In Boston, masked bandits rob Brinks, Inc., of $2.8 million, $1.2 million of it in cash.



The expedition of England's Robert F. Scott reaches the South Pole, then discovers that Roald Amundsen got there first.



Indira Gandhi is elected prime minister of India.



Minutes after Ronald Reagan's inauguration, the 52 Americans held hostage in Iran for 444 days are released.



The supersonic Concorde makes its first flight between Britain and France.



Britain's Queen Victoria dies after ruling for more than 63 years.



Elizabeth Blackwell becomes the first woman to receive an MD degree.



The Soviet satellite Cosmos 954 falls from space, most of it burning up over northern Canada.



The first transcontinental flight occurs, on an American Airlines 707 nonstop from California to New York.



An earthquake measuring 7.9 on the Richter scale strikes the Indian state of Gujurat, killing more than 20,000 people.



Astronauts Virgil Grissom, Edward White, and Roger Chaffee die when fire breaks out on Apollo I while it is on the ground during a simulation test at Cape Kennedy, FL.



France surrenders in the Franco-Prussian War.



Kansas is admitted to the Union as the 34th state.



Mohandas Gandhi is assassinated by a Hindu fanatic in New Delhi, India.



Pres. Harry Truman authorizes production of the H-bomb.

Born This Day - January






J. D. Salinger, author (New York, NY)



Henry Hugh Shelton, former chairman of the Joint Chiefs of Staff (Speed, NC)



Stephen Stills, singer/songwriter/musician (Dallas, TX)



Doris Kearns Goodwin, historian and TV commentator (Rockville Centre, NY)



Diane Keaton, actress (Santa Ana, CA)



Rowan Atkinson, comedian/actor (Newcastle-Upon-Tyne, England)



Eric Gagne, baseball player (Montreal, Canada)



Shirley Bassey, singer (Cardiff, Wales)



Crystal Gayle, country singer (Paintsville, KY)



Sherrill Milnes, opera singer (Downers Grove, IL)



Stanley Tucci, actor (Katonah, NY)



Dontrelle Willis, baseball player (Oakland, CA)



Julia Louis-Dreyfus, actress (New York, NY)



Andy Rooney, TV commentator (Albany, NY)



Edward Teller, physicist (Budapest, Hungary)



Kate Moss, model (London, England)



Moira Shearer, ballerina (Scotland)



Chun Doo Hwan, South Korean president (Naechonri, Korea)



Javier Pérez de Cuéllar, former UN secretary general (Lima, Peru)



Bill Maher, TV personality (Rivervale, NJ)



Jill Eikenberry, actress (New Haven, CT)



Piper Laurie, actress (Detroit, MI)



Rutger Hauer, actor (Breukelen, Netherlands)



Nastassja Kinski, actress (Berlin, West Germany)



Edwin Newman, TV journalist (New York, NY)



Ellen DeGeneres, actress (Metairie, LA)



Rosamund Pike, actress (London England)



Claes Oldenburg, artist/sculptor (Stockholm, Sweden)



John Forsythe, actor (Penns Grove, NJ)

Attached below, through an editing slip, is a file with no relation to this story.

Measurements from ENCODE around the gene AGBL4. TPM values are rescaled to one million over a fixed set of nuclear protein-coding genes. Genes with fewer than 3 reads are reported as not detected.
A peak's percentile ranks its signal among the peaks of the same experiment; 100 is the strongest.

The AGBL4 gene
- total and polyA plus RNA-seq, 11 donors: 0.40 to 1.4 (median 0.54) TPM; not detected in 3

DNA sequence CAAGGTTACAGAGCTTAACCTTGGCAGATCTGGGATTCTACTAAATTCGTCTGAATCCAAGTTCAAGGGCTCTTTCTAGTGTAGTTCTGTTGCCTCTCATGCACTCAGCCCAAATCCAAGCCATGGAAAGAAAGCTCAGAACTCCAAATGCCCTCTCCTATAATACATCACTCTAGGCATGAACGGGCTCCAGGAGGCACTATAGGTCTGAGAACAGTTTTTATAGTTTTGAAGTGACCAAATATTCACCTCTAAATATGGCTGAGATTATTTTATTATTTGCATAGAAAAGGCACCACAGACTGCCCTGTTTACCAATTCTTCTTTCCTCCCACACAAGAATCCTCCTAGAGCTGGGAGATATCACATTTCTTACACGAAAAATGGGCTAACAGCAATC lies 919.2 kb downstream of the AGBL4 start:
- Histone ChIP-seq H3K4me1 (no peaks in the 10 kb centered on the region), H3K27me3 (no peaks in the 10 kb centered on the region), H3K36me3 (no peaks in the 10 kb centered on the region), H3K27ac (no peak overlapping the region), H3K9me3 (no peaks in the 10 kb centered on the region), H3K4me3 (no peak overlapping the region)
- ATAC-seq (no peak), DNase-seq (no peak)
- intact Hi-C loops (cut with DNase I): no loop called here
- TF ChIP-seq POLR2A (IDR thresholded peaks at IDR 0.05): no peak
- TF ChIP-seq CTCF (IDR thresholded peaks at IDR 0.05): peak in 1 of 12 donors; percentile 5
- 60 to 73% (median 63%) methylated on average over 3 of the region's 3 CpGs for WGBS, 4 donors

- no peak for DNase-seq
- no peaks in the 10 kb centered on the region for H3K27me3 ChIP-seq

Tammy Grimes, actress (Lynn, MA)



Minnie Driver, actress (London, England)


As of 2000, more than 60 percent of the world's population lived in Asia.


Location: Seat of Multnomah County and also in Clackamas and Washington counties, NW Oregon, on the Willamette River near its confluence with the Columbia River; incorporated 1851. It is Oregon's largest city, a major deepwater port, and an economic center for the surrounding region.

Population (2002): 539,438

Mayor: Vera Katz (Non-Partisan)

January Temperatures: Normal high of 45.4 degrees; normal low of 33.7 degrees

Colleges & Universities: Art Institute of Portland; Columbia Christian College; Concordia University; Lewis & Clark College; Multnomah School of the Bible; Oregon Health & Science University; Pacific Northwest College of Art; Portland State University; Reed College; University of Phoenix-Oregon Campus; University of Portland; Warner Pacific College; Western Conservative Baptist Seminary; Western Evangelical Seminary; Western States Chiropractic College

Events: Jump for Joy, Echo Theatre (January 1-4); Sleigh Bells Ringing and Old Fashioned Holiday Fun, Pittock Mansion (January 1-4); Sundays at Two (Oregon Symphony) - French Impressions, Arlene Schnitzer Concert Hall (January 4); Amadeus Trio - Friends of Chamber Music, Lincoln Performance Hall (January 5-6); Wrangler Pro Rodeo Classic, the Rose Garden (January 9-11); Reel Music Festival (January 9-February 8); Easyriders Bike Show Tour 2004, Oregon Convention Center (January 10); Classical Series A (Oregon Symphony) - Winter in Scandia, Arlene Schnitzer Concert Hall (January 10-12); Oregon Vietnamese Community Association - TET 2004, Oregon Convention Center (January 17); Portland Bridal Show, Oregon Convention Center (January 17-18); Pops Series (Oregon Symphony) - Pop Goes British, Arlene Schnitzer Concert Hall (January 17-19); Mister Rogers' Neighborhood - A Hand's On Exhibit, CM2 - Children's Museum 2nd Generation (January 24-May 8)